In several recent theoretical dosimetric studies conducted at frequencies above 6 GHz, generic layered skin models were applied. For this frequency range, new experimental phantoms with a low-loss coating layer for over-the-air performance of wireless devices that simulate the impedance matching effects of the stratum corneum layer (SCL) were proposed. The aim of this study was to verify the skin models by comparing their S11 reflection coefficients with measurements performed on 37 human volunteers (21 males, 16 females, 5 – 80 years old) at 21 body locations (10 at the palm and 11 at the arm or face) with different SCL thicknesses, with waveguides covering frequencies from 40 to 110 GHz. Such measurements were also carried out with the phantom material. The statistical analysis strongly indicates that S11 depends on the thickness of the SCL, and there is no evidence that S11 depends on sex. The measured S11 values for thin and thick skin can be represented by SCL layers of 15 and 140 μm, respectively. These values correspond well with the assumptions stated in previous studies. However, it should be noted that the cohort did not include volunteers who perform heavy manual labor. The phantom material mimics the matching effect of the SCL with deviations from the waveguide measurements of less than 0.85 dB (22%), which confirms the suitability of the layered phantoms to represent the electromagnetic reflection/absorption of human skin.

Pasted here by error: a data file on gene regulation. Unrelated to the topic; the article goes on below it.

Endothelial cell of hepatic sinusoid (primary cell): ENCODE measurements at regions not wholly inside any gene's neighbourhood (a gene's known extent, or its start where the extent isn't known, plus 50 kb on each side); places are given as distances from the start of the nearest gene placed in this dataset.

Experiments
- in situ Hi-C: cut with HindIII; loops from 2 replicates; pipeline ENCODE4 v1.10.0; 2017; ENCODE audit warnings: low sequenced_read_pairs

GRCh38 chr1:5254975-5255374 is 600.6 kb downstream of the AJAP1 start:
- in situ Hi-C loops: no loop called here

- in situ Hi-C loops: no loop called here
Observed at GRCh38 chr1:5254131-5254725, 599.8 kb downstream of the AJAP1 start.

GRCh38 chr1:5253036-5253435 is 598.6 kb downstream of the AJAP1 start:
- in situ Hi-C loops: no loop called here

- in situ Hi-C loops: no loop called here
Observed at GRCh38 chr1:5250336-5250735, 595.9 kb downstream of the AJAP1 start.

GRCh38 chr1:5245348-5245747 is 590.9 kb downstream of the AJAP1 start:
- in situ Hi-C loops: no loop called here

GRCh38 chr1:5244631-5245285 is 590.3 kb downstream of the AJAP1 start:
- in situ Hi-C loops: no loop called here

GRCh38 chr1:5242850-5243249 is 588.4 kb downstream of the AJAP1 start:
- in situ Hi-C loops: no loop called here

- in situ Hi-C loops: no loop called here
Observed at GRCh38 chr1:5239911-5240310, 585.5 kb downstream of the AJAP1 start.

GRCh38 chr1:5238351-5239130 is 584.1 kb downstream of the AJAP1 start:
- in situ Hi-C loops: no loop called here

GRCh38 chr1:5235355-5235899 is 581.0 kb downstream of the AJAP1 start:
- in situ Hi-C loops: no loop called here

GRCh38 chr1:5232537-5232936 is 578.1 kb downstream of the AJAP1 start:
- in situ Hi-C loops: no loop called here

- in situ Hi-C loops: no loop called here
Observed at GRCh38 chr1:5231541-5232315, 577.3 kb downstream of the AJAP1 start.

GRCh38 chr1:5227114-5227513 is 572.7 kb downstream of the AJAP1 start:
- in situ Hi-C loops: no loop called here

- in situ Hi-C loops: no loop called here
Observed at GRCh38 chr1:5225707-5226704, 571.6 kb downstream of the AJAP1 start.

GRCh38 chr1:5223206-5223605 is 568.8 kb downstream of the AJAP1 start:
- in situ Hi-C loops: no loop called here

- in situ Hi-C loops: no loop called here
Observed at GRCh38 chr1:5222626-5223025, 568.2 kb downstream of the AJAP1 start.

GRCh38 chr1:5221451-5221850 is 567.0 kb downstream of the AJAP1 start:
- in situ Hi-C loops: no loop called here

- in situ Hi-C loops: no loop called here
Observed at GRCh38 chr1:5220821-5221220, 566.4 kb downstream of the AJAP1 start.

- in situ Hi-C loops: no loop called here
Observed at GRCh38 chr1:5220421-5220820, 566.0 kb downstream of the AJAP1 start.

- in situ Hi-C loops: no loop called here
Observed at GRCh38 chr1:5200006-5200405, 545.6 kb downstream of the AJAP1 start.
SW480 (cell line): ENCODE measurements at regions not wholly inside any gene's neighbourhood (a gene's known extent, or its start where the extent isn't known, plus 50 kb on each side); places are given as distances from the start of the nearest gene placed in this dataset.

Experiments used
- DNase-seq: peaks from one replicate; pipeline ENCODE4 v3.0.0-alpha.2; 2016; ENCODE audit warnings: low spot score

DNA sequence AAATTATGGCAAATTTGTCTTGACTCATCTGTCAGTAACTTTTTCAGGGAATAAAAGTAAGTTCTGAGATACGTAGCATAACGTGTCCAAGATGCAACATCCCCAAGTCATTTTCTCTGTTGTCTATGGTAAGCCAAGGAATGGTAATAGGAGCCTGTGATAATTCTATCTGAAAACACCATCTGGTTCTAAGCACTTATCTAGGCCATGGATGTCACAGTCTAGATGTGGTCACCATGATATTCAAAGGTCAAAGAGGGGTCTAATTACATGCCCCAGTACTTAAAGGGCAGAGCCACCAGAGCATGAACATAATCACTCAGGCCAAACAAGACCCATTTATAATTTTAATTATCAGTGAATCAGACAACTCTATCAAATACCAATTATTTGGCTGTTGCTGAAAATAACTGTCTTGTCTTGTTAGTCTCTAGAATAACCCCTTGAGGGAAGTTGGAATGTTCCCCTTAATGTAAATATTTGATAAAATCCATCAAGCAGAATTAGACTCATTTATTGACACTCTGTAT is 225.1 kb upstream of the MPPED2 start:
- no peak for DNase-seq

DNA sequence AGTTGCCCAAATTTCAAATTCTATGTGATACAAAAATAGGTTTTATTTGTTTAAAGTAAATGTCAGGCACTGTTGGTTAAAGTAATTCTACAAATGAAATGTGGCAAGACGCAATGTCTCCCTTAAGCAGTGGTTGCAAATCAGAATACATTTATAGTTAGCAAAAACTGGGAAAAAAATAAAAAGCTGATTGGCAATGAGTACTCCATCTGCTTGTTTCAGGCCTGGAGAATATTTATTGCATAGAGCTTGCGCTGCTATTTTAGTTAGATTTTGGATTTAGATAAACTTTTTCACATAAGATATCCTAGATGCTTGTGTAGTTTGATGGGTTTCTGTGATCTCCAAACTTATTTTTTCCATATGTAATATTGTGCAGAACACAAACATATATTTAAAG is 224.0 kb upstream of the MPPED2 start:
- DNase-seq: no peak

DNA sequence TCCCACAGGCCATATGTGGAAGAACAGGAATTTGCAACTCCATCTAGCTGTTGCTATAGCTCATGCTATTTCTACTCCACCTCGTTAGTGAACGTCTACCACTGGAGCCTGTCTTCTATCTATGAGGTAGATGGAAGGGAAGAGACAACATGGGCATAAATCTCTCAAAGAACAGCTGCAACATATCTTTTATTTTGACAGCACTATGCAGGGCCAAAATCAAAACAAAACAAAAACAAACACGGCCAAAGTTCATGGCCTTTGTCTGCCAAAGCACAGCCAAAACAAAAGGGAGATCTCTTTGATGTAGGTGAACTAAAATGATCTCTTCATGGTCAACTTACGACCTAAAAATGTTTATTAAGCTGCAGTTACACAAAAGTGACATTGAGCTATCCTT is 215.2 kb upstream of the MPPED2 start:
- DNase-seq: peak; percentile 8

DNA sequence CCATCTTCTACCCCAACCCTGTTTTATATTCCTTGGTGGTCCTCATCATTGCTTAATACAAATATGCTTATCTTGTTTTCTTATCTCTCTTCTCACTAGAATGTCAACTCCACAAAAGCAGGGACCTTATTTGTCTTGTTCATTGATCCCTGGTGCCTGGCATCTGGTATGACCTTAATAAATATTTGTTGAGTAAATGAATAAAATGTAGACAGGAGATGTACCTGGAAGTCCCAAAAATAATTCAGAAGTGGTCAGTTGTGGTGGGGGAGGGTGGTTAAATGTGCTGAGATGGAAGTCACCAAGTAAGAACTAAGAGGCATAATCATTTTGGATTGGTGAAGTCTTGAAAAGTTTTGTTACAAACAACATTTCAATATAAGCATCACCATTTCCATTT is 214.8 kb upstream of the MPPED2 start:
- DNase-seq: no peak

The scientific and technical impact of the study can be summarized as: